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The student news site of Liberty High School in Frisco, Texas

WINGSPAN

The student news site of Liberty High School in Frisco, Texas

WINGSPAN

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Every Book Has a Silver Lining: The River

In+this+weekly+review%2C+Every+Book+has+a+Silver+Lining%2C+staff+reporter+Christina+Huang+takes+a+look+at+books+to+find+their+silver+lining.
Christina Huang
In this weekly review, Every Book has a Silver Lining, staff reporter Christina Huang takes a look at books to find their silver lining.

Some readers of Mary Jane Beaufrand’s 2010 realistic fiction novel, The River (also published under the name Dark River) may have found the inviting premise that originally drew them in to be misleading. For others, it brought everything as promised—and more.

16-year-old Veronica (Ronnie) Severance faces her unsteady transition from the life she leads now in a rural town in Oregon, thinking only of the life she had in the city despite having lived in the town of Hoodoo for a year when the story kicks off. However, she finds the ability to see the beauty of her surroundings through the aid of a 10-year-old girl. But after discovering the body of Karen, the girl, she returns to the mysterious river where Karen took her last breath.

Although the summary hints at a great mystery to be discovered, several readers found the reveal to be anti-climactic and less of a thriller than anticipated. The Santiam River itself is personified, bringing in mentions of the Mexican legend La Llorona. In spite of that, it’s only briefly mentioned, contributing to the issue some readers had of too many—arguably clashing—elements coming together.

Following the setup, an introduction after the possibly confusing start, Beaufrand uses flashbacks to illustrate the former relationship Karen and Ronnie shared, which readers weren’t able to see beforehand, building a connection to the girl even after her passing.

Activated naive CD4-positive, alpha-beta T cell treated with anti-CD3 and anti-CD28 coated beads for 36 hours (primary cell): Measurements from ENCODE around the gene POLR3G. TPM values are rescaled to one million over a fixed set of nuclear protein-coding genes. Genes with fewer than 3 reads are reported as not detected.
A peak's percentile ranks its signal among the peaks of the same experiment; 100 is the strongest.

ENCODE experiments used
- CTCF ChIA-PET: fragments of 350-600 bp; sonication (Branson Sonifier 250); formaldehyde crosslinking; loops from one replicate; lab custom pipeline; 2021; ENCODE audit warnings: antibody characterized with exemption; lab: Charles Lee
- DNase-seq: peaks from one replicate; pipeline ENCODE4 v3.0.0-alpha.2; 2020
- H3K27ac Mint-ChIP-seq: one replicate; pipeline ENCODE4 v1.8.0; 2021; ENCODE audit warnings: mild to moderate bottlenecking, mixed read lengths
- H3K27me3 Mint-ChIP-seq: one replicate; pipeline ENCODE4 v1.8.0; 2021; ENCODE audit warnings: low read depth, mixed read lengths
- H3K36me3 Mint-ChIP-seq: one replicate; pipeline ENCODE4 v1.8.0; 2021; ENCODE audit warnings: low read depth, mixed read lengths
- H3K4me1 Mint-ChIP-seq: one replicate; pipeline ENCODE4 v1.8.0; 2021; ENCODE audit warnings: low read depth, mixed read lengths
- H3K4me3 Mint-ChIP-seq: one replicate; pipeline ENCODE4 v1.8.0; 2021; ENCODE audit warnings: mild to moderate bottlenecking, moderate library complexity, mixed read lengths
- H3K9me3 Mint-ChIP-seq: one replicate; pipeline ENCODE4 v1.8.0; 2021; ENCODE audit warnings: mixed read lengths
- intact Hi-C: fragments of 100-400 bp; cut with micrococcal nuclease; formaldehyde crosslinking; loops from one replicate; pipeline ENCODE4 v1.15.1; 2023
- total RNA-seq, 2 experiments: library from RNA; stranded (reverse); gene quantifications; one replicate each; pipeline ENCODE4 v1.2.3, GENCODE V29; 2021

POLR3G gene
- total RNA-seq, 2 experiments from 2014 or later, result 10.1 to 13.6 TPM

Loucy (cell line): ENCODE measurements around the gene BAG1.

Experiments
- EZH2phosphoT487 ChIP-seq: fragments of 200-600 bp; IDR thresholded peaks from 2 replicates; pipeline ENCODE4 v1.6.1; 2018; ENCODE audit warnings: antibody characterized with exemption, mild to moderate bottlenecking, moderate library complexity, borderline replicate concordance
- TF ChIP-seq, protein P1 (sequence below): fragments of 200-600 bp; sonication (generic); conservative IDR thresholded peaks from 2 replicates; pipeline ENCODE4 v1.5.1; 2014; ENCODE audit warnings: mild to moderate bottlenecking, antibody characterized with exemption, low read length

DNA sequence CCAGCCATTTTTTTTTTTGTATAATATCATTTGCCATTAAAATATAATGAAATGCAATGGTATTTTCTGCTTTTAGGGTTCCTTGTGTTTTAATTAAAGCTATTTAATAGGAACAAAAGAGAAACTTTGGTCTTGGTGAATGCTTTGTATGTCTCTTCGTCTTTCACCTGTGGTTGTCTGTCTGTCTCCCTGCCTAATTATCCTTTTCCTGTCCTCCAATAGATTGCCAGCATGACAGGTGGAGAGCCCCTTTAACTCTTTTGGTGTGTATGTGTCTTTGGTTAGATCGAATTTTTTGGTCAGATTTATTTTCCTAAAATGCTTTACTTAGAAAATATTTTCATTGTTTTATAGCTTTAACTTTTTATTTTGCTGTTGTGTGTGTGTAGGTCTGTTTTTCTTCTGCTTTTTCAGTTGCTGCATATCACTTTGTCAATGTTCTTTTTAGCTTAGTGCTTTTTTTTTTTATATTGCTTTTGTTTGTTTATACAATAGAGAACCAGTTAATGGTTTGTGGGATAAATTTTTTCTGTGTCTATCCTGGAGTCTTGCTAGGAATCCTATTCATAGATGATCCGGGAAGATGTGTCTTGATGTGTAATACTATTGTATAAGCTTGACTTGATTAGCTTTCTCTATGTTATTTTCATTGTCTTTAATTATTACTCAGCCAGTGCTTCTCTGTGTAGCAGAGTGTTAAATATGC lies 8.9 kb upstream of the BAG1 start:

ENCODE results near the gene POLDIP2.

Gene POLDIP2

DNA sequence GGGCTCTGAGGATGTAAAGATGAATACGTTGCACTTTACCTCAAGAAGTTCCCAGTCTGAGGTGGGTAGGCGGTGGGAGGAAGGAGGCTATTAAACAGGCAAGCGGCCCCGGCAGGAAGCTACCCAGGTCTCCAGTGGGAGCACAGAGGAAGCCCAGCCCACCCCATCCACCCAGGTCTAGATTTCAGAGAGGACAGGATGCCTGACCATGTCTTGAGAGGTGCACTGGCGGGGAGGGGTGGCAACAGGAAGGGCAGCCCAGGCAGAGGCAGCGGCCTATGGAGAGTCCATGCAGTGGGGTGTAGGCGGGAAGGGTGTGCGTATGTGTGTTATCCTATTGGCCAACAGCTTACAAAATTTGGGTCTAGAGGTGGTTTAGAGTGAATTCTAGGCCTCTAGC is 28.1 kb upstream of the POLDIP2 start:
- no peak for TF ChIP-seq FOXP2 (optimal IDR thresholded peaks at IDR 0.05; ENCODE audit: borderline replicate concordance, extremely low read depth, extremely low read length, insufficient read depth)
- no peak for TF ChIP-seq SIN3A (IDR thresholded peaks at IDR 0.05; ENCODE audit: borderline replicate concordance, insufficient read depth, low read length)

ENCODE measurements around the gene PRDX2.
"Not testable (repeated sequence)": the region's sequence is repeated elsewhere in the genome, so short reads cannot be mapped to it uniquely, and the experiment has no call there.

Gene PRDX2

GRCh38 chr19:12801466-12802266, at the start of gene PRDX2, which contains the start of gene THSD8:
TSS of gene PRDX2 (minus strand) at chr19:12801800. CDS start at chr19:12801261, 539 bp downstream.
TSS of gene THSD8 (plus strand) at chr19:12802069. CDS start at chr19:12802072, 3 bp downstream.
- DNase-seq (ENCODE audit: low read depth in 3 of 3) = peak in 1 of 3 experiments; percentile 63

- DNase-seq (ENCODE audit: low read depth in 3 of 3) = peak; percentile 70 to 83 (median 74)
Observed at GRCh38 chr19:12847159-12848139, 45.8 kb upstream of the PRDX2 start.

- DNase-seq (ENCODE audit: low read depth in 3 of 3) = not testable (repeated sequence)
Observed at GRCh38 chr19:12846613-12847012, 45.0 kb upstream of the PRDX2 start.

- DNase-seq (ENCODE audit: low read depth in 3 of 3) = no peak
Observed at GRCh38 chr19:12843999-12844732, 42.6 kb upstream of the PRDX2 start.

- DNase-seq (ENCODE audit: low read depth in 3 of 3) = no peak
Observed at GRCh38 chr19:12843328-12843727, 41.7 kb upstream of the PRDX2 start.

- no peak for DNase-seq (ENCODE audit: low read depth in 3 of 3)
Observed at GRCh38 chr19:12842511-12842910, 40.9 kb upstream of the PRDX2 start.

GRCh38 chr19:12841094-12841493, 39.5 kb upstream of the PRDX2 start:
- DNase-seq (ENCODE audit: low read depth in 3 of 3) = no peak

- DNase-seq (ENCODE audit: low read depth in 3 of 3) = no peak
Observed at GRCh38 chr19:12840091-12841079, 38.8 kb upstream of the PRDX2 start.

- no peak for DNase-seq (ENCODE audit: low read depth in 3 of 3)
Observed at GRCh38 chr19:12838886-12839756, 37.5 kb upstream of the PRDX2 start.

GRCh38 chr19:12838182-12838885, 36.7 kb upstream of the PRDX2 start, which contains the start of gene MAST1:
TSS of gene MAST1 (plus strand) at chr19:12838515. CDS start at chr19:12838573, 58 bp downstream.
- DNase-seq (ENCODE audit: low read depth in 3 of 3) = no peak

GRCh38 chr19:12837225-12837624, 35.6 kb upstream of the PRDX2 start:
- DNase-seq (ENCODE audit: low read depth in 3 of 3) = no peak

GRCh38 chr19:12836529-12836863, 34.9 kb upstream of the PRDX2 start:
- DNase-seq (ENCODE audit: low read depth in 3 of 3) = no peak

Readers are split on the romance aspect of things. Some point out that all her emotions seem too unbelievably unstable, while others argue that it isn’t too far-fetched considering her age. Ronnie, no matter what the blurb may have led readers to assume, isn’t largely a detective. Instead, for much of the story, her conflict is internal, as expected when facing the trauma she did.

There are several smaller mysteries; secrets that the side characters hide, which, while adding additional excitement to the story, left readers disappointed at the lack of detail into these characters, unable to fully sympathize as they view Beaufrand’s world tethered to the lens through which Ronnie sees her surroundings. The environment is incorporated smoothly and regularly into the novel as well, helping it stand out amongst the other books that may be similar.

With uneven pacing and a winding plot that wasn’t too clear at times, balanced by the suspense the writing itself created, The River, even though it undeniably had positives, fell just short of expectations and was swallowed up by the rush of competition, a story genuine yet not difficult to forget.

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About the Contributor
Christina Huang
Christina Huang, Staff Reporter/Interactive Media Editor
Christina Huang is a sophomore in her first year officially with Wingspan. She enjoys reading, writing, playing the piano and viola, and finding/creating wallpapers for her phone which she will likely never use. She’s looking forward to the opportunity to better her writing and find the good in scorned books this year through her book blog: Every Book Has a Silver Lining. Contact Christina: christina.huang.862@k12.friscoisd.org

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